Why Sabbatical? [He said]

Hi.  This is the story of two career-driven parents who decided to quit their jobs and move their family of four to Switzerland for a year-long sabbatical.  Sounds crazy, right?  I agree.  Which is why we have decided to blog about the process–from the origins of the idea, to the months of planning, to the many challenges and adventures that await us when we arrive in Basel on June 1st.  So who came up with this insane idea anyway?  My wife, Jana, of course.  Jana and I were very much opposites when we got married.  She was liberal and I was conservative.  She went into academia and I went into corporate finance.  She was “Team Edward” and I was “Team Jacob” (just kidding, we’ve never seen a Twilight movie).  Our different views on travel can best be explained by our respective parents’ actual reactions to the news that we were thinking of moving our family to Switzerland for a year.

Jana and me:  “We are thinking about taking a year-long sabbatical to Europe next year.”

Jana’s Mom:  [Shrieks of joy] “What a great idea!  You should really do that–tell us more!”

Jana’s Dad:  [Shaking my hand]  “The year I took a family sabbatical in England was the best year of my life!”

Barry’s Dad:  “Do what?  Why would you want to do that?  Nobody leaves their career right at the peak!  Don’t start getting weird on us.”

Barry’s Mom:  “No, you’re not.”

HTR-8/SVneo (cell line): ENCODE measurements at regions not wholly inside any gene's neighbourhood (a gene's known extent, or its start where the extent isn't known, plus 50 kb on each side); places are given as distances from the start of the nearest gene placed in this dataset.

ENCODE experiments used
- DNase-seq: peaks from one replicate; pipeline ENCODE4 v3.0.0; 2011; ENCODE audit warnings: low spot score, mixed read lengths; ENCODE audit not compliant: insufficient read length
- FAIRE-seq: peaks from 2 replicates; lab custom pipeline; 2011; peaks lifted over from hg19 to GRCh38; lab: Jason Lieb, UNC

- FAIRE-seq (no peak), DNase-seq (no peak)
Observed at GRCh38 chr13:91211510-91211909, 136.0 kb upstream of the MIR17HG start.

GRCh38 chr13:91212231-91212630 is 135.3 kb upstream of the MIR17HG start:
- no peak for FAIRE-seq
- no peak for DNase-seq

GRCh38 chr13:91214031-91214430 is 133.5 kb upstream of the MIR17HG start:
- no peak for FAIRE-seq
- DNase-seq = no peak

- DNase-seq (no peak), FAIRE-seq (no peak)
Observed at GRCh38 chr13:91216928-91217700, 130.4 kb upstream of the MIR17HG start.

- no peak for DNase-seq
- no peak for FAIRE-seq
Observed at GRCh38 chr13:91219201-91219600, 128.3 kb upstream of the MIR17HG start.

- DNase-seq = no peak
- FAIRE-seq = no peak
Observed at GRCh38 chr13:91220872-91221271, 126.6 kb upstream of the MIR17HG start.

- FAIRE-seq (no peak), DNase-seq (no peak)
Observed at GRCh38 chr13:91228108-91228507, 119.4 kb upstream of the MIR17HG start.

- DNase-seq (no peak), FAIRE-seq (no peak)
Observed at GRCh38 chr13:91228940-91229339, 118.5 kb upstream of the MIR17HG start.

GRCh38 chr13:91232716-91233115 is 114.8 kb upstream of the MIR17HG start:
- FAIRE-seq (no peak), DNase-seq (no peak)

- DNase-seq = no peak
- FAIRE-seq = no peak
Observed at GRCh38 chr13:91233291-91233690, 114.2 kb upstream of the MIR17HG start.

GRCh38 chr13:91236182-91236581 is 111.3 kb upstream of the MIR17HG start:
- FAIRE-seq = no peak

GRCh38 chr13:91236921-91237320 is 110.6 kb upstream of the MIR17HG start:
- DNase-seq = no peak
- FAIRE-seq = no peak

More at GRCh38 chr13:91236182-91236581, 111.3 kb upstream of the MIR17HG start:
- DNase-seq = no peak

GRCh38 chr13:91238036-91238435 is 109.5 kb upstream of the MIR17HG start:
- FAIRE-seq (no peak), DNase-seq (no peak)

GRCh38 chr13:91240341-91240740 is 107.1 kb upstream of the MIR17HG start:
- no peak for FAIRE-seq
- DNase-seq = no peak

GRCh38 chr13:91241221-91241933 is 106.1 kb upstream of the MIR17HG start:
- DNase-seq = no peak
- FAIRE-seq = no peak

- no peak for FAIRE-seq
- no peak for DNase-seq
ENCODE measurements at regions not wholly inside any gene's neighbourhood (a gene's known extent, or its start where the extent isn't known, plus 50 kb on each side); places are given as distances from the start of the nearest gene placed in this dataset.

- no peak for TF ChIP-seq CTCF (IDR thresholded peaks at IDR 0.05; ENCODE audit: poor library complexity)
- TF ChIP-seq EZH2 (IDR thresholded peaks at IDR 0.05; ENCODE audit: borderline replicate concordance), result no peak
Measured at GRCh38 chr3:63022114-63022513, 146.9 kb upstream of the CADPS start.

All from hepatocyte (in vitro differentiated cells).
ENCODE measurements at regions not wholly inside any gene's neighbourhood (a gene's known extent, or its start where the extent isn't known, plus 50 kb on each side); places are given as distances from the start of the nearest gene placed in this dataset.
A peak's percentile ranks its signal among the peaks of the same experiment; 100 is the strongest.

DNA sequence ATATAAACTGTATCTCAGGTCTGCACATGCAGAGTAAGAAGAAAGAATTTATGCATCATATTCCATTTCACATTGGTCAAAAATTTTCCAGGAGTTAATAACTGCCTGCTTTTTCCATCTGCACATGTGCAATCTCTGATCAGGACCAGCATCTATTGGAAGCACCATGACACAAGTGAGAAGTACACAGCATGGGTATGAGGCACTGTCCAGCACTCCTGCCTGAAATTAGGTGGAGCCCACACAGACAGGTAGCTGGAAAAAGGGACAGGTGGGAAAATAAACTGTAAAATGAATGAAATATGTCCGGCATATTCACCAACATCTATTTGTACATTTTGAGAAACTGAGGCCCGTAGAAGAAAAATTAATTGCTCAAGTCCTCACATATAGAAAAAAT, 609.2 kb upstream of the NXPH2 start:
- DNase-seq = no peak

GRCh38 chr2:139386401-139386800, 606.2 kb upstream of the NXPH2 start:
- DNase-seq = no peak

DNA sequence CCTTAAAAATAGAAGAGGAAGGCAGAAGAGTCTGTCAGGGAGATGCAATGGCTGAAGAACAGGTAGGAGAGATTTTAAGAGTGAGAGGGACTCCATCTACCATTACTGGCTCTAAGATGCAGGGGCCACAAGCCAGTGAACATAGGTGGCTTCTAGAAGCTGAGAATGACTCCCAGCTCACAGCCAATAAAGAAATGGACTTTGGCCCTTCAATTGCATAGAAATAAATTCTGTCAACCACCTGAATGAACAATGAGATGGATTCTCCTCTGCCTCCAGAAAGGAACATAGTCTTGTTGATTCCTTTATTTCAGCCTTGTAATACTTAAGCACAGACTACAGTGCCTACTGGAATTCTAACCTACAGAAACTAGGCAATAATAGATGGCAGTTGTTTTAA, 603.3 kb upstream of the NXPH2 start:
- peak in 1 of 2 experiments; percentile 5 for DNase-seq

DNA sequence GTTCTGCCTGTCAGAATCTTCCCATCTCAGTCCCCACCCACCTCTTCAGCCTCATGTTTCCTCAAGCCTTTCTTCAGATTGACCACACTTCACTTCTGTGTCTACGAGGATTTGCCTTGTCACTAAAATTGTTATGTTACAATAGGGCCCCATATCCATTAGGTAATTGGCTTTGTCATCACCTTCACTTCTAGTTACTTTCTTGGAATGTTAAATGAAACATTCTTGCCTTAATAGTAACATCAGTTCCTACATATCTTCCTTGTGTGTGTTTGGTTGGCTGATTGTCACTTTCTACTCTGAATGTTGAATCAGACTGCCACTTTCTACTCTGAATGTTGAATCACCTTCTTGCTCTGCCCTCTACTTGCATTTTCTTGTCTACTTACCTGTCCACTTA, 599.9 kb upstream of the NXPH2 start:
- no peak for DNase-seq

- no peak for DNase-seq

Naturally, I was skeptical of the idea of a sabbatical when Jana first brought it up a couple of years ago, and I did my best not to encourage it.  My family didn’t take vacations, they worked constantly.  Jana’s family traveled the world and when she was four spent most of a year in England on sabbatical.  Jana and I did take some European vacations before the kids were born and came to love Italy, the UK and Switzerland on those trips.  But, taking two weeks off from work to visit a country is very different from quitting your jobs and moving your family there for a year.  People just don’t do that where I’m from.  In fact, a lot of my friends and family had to Google the word “sabbatical” after we made our announcement.  In the non-academic world, the idea of a sabbatical is a foreign one.

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On vacation in Gruyere, Switzerland in 2010

So, how did she change my mind?  Persistence.  The idea kept coming up every couple months during 2015 and 2016, and her arguments were valid.

  • “The kids are growing up and we are missing it.”
  • “The easiest time to take a sabbatical is when the kids are young.”
  • “We need to take a break from the career “hamster wheel”.
  • “I was recently diagnosed with a cheese and chocolate deficiency.”

OK, so that last one wasn’t real, but you get the picture.  Suddenly, the merits of a sabbatical were sinking in, and it felt like time was of the essence.  Plus, I have some questions of my own to answer in the next year:

  • “Is Europe really being over-run by terrorist Syrian refugees, as reported by some right-leaning news outlets/family members/co-workers?”
  • “What happens when you go from garnering a large portion of your self-worth from your career accomplishments and title the past 20 years to one day just being another bloke in line at the tram stop?”
  • “How can a family of four travel extensively throughout Switzerland, France, Germany, Austria and Italy on a budget?”
  • “Can I learn to speak German without adding an offensive, Hollywood World War 2 movie Nazi accent?”

All valid questions, and I look forward to reporting back on all of these in the next 12 months.  Jana will also be weighing in on this blog, offering her perspective on this whole experience in a kind of “he said, she said” back and forth format.  Stay tuned and come visit us!

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